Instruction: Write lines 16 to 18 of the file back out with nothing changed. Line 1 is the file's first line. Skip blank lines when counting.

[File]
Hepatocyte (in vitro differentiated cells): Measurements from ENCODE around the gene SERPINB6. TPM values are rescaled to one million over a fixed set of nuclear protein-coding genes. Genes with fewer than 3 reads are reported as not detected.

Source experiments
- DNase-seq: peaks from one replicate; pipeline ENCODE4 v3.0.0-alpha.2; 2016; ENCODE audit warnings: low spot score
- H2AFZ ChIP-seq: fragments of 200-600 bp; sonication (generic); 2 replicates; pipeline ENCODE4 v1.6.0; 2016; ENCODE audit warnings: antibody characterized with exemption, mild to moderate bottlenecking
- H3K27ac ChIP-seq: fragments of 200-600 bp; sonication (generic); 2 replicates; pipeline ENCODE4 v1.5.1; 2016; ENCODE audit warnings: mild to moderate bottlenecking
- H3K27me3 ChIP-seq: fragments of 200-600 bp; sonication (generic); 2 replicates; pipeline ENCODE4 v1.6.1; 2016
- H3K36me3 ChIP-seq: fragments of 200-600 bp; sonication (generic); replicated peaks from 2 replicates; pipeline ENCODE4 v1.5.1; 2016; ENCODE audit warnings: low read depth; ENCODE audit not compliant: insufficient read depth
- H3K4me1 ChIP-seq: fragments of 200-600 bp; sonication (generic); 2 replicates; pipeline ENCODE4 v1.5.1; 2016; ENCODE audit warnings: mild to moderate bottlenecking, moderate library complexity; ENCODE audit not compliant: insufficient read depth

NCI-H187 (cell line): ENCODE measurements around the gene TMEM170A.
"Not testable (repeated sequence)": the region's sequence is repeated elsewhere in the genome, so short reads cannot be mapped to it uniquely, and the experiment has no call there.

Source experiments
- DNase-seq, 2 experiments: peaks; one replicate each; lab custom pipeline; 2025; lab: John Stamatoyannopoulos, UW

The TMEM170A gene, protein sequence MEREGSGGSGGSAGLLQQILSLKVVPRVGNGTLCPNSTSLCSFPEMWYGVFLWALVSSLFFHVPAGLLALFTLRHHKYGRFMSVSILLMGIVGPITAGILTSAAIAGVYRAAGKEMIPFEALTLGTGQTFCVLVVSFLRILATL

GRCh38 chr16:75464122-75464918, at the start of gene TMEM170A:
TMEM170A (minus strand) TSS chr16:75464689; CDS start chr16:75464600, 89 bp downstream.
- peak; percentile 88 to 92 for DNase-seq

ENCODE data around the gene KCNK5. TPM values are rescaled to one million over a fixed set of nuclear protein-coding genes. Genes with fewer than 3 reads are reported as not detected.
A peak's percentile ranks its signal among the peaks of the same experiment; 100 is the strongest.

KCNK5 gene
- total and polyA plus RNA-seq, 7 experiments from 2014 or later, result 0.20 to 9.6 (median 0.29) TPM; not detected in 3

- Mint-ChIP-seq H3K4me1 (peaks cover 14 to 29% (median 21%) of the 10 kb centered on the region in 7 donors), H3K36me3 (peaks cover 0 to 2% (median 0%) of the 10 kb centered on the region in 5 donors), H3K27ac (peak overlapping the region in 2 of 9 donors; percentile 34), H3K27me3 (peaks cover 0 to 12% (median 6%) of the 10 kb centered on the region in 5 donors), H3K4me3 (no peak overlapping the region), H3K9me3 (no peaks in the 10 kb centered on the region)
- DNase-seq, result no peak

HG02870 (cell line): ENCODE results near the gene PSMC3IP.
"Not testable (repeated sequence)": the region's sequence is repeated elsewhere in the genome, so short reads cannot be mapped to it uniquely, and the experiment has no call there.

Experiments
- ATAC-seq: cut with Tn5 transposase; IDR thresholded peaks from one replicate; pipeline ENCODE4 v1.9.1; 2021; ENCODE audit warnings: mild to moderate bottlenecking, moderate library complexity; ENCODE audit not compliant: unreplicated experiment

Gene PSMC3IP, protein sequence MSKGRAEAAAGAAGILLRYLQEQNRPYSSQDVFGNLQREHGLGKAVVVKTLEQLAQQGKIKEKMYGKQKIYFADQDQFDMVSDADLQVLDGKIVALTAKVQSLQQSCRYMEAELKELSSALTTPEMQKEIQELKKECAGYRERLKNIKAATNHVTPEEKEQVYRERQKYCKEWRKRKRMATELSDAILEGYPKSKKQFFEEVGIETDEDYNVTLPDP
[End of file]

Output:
- peak; percentile 88 to 92 for DNase-seq

ENCODE data around the gene KCNK5. TPM values are rescaled to one million over a fixed set of nuclear protein-coding genes. Genes with fewer than 3 reads are reported as not detected.
A peak's percentile ranks its signal among the peaks of the same experiment; 100 is the strongest.